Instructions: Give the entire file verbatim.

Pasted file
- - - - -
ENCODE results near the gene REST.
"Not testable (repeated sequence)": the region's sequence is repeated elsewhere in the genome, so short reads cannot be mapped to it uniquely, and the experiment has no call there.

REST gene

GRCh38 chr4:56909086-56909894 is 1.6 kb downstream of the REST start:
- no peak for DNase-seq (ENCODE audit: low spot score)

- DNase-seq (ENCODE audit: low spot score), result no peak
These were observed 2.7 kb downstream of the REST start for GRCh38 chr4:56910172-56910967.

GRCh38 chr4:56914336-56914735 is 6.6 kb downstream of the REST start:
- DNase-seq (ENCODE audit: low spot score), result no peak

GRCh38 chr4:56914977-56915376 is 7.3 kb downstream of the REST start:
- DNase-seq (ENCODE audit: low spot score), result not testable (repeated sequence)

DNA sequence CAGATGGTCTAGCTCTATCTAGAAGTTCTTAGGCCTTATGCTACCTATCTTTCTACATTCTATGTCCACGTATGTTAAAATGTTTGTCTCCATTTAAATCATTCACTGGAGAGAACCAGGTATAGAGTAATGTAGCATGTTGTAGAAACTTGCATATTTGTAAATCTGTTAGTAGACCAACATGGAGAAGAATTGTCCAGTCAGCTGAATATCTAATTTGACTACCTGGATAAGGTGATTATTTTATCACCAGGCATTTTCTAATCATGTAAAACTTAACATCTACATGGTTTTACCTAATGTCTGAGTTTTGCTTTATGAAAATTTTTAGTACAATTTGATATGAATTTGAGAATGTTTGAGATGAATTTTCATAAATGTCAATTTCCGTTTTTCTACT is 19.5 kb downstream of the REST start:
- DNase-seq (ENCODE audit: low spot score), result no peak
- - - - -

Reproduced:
ENCODE results near the gene REST.
"Not testable (repeated sequence)": the region's sequence is repeated elsewhere in the genome, so short reads cannot be mapped to it uniquely, and the experiment has no call there.

REST gene

GRCh38 chr4:56909086-56909894 is 1.6 kb downstream of the REST start:
- no peak for DNase-seq (ENCODE audit: low spot score)

- DNase-seq (ENCODE audit: low spot score), result no peak
These were observed 2.7 kb downstream of the REST start for GRCh38 chr4:56910172-56910967.

GRCh38 chr4:56914336-56914735 is 6.6 kb downstream of the REST start:
- DNase-seq (ENCODE audit: low spot score), result no peak

GRCh38 chr4:56914977-56915376 is 7.3 kb downstream of the REST start:
- DNase-seq (ENCODE audit: low spot score), result not testable (repeated sequence)

DNA sequence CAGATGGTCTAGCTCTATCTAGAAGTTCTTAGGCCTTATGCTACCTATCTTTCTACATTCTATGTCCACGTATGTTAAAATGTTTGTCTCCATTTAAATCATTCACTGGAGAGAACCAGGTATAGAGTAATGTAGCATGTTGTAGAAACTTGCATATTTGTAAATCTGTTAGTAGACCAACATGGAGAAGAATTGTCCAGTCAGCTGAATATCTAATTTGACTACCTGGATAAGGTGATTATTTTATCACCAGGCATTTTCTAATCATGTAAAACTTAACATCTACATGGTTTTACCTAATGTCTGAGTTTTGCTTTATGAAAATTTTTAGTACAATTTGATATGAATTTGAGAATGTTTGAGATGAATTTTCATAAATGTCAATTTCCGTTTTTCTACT is 19.5 kb downstream of the REST start:
- DNase-seq (ENCODE audit: low spot score), result no peak